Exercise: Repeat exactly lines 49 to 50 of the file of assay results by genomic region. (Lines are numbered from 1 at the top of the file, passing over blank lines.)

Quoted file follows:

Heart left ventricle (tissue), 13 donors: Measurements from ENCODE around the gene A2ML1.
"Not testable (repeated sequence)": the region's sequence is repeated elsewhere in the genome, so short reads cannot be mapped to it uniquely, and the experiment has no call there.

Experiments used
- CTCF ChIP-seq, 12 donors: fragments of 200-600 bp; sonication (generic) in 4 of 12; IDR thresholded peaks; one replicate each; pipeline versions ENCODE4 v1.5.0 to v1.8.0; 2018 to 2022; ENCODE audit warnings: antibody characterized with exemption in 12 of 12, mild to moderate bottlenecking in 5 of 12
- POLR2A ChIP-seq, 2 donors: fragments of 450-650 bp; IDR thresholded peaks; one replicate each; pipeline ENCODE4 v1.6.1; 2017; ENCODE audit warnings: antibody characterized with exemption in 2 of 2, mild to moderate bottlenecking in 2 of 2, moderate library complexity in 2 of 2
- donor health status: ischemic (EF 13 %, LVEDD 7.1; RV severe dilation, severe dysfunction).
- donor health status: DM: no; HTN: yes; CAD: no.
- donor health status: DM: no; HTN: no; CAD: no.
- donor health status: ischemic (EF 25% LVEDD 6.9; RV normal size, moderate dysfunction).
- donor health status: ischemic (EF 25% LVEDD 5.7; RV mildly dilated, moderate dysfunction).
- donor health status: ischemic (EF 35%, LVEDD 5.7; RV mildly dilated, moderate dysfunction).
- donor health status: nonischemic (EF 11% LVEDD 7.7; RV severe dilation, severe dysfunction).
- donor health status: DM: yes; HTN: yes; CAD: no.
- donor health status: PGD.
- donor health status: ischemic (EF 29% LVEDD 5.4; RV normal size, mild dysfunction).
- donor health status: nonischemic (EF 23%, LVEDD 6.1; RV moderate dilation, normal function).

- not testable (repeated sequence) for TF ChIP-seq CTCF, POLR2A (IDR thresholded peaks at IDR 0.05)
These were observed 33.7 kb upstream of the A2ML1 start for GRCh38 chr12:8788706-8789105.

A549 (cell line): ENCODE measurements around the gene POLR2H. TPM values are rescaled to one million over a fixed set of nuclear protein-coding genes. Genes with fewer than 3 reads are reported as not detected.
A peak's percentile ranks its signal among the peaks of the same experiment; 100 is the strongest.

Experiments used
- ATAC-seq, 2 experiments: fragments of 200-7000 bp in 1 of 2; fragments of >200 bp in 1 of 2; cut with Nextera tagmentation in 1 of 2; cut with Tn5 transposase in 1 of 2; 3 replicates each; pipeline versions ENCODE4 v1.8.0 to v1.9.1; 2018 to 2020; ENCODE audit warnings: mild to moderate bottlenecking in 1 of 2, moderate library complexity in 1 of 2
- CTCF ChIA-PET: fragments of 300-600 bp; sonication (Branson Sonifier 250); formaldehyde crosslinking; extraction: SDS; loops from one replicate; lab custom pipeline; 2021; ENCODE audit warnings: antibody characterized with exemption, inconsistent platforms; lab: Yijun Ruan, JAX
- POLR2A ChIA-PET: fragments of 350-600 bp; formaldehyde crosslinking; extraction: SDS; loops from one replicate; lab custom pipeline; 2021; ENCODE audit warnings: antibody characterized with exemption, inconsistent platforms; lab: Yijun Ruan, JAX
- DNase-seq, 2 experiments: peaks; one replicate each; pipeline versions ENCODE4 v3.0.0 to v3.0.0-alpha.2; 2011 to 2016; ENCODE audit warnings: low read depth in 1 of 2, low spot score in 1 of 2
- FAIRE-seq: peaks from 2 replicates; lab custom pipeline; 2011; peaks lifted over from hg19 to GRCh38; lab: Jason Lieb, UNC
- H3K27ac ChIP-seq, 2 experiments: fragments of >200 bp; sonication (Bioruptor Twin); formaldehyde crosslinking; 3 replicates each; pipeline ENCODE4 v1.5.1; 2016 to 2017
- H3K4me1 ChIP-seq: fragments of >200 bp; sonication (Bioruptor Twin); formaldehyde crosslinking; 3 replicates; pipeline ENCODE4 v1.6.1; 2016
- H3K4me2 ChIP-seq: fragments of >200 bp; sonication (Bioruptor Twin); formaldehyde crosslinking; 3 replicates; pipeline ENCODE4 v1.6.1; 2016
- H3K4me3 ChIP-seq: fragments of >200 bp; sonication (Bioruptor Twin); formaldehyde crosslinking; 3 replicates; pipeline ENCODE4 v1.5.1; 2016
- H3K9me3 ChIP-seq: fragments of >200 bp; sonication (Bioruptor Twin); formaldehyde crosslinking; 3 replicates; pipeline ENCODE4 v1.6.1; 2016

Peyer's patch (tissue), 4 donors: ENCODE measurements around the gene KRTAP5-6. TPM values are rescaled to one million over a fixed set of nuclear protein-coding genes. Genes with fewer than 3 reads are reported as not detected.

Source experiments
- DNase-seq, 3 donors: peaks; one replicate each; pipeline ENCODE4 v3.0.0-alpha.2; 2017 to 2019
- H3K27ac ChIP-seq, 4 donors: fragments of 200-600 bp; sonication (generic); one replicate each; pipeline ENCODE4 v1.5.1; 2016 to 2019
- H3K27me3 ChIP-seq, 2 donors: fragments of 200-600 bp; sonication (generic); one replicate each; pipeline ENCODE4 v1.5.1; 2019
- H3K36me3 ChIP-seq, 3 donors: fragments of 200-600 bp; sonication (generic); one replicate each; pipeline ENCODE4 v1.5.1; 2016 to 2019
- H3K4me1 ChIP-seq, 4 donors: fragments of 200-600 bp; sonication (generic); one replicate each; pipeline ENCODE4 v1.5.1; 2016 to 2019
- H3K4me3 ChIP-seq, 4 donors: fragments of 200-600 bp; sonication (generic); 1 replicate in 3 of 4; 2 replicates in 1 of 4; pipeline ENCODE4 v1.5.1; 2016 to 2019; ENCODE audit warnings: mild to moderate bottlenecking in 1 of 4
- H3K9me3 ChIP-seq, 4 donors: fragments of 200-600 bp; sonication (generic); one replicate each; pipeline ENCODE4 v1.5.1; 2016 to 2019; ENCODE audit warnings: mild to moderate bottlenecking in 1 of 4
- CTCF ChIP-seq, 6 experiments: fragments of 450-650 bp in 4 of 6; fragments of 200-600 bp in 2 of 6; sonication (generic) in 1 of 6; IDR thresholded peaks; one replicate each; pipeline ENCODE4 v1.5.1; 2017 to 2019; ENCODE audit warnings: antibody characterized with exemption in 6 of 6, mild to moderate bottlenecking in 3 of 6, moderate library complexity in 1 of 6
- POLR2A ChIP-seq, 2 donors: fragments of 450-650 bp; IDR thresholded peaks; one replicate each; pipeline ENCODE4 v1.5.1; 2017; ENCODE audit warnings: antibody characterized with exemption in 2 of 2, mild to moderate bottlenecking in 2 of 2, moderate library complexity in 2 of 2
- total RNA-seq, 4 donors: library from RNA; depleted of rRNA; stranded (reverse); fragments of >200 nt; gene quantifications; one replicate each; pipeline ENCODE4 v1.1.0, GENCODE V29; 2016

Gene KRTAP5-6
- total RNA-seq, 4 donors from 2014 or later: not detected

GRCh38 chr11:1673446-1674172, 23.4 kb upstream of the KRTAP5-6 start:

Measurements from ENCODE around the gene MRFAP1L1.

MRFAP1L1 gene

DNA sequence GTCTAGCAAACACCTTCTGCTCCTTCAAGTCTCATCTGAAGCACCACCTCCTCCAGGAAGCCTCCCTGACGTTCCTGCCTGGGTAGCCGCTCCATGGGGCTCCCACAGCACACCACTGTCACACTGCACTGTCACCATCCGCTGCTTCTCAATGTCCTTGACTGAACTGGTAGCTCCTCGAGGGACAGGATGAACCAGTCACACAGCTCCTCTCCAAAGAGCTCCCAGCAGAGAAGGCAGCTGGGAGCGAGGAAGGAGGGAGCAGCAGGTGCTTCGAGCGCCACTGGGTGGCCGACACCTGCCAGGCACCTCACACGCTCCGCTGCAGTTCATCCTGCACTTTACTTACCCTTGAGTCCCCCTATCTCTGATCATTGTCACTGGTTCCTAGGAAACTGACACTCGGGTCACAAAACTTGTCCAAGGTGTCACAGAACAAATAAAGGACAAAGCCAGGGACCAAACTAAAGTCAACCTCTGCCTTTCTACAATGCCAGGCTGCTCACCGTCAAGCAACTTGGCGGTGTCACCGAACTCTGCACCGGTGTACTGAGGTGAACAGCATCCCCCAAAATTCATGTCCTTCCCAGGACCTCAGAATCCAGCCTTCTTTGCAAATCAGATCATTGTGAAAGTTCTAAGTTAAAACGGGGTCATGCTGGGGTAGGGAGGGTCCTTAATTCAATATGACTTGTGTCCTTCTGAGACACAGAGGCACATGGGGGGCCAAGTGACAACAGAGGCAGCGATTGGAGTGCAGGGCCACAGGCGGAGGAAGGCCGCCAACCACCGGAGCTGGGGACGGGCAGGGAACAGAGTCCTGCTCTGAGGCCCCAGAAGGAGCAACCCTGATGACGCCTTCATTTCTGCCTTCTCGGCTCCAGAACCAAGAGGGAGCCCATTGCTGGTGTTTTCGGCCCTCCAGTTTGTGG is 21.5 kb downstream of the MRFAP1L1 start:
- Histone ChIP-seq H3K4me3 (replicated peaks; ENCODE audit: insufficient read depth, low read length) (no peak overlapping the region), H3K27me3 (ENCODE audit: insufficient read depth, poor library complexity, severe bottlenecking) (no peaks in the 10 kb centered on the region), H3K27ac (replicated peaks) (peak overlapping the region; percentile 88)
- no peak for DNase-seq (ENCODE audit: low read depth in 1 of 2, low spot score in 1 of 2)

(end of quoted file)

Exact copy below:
DNA sequence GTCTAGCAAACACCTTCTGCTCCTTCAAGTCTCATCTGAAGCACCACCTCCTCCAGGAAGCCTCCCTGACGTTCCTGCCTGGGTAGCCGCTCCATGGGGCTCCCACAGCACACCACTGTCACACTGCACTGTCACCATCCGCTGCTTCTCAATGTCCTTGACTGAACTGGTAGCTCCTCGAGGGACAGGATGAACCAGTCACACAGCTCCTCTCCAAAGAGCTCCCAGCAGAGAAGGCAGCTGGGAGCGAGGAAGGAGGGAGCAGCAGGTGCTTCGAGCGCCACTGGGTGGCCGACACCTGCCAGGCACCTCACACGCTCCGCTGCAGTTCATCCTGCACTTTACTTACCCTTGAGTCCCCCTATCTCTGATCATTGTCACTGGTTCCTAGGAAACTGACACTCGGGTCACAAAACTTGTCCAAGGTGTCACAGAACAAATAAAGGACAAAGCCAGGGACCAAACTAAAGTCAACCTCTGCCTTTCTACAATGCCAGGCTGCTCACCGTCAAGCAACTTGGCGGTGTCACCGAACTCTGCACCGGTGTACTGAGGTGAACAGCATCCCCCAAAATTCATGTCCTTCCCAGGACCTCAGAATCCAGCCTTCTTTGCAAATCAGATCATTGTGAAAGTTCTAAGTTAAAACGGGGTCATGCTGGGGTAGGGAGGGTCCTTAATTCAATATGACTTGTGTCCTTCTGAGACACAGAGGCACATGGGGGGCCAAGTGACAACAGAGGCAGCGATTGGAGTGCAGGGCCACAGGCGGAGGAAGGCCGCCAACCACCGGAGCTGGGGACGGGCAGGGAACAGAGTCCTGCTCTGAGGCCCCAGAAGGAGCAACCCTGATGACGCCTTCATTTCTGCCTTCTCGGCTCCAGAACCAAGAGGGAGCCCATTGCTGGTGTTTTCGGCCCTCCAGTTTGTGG is 21.5 kb downstream of the MRFAP1L1 start:
- Histone ChIP-seq H3K4me3 (replicated peaks; ENCODE audit: insufficient read depth, low read length) (no peak overlapping the region), H3K27me3 (ENCODE audit: insufficient read depth, poor library complexity, severe bottlenecking) (no peaks in the 10 kb centered on the region), H3K27ac (replicated peaks) (peak overlapping the region; percentile 88)